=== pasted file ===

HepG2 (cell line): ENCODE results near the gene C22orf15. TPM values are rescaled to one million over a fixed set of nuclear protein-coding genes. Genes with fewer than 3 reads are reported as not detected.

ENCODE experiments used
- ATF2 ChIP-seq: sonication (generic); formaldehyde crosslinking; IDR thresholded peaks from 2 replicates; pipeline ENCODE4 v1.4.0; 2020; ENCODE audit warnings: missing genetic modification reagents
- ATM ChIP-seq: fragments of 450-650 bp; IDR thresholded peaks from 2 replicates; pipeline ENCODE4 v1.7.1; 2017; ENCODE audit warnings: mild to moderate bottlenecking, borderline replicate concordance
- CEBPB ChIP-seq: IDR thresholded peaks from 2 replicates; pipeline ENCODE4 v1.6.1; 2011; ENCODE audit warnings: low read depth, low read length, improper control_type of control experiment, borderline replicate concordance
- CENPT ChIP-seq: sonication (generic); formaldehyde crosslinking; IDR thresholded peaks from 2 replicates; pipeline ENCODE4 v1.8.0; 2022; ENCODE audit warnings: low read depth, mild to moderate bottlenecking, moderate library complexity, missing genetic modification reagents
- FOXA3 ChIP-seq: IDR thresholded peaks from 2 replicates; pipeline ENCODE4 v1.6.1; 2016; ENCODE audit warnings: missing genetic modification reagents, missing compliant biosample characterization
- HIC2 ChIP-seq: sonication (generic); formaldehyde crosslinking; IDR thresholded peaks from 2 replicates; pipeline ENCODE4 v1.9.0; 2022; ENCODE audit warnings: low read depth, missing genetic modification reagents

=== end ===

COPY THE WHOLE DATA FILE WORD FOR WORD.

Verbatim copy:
HepG2 (cell line): ENCODE results near the gene C22orf15. TPM values are rescaled to one million over a fixed set of nuclear protein-coding genes. Genes with fewer than 3 reads are reported as not detected.

ENCODE experiments used
- ATF2 ChIP-seq: sonication (generic); formaldehyde crosslinking; IDR thresholded peaks from 2 replicates; pipeline ENCODE4 v1.4.0; 2020; ENCODE audit warnings: missing genetic modification reagents
- ATM ChIP-seq: fragments of 450-650 bp; IDR thresholded peaks from 2 replicates; pipeline ENCODE4 v1.7.1; 2017; ENCODE audit warnings: mild to moderate bottlenecking, borderline replicate concordance
- CEBPB ChIP-seq: IDR thresholded peaks from 2 replicates; pipeline ENCODE4 v1.6.1; 2011; ENCODE audit warnings: low read depth, low read length, improper control_type of control experiment, borderline replicate concordance
- CENPT ChIP-seq: sonication (generic); formaldehyde crosslinking; IDR thresholded peaks from 2 replicates; pipeline ENCODE4 v1.8.0; 2022; ENCODE audit warnings: low read depth, mild to moderate bottlenecking, moderate library complexity, missing genetic modification reagents
- FOXA3 ChIP-seq: IDR thresholded peaks from 2 replicates; pipeline ENCODE4 v1.6.1; 2016; ENCODE audit warnings: missing genetic modification reagents, missing compliant biosample characterization
- HIC2 ChIP-seq: sonication (generic); formaldehyde crosslinking; IDR thresholded peaks from 2 replicates; pipeline ENCODE4 v1.9.0; 2022; ENCODE audit warnings: low read depth, missing genetic modification reagents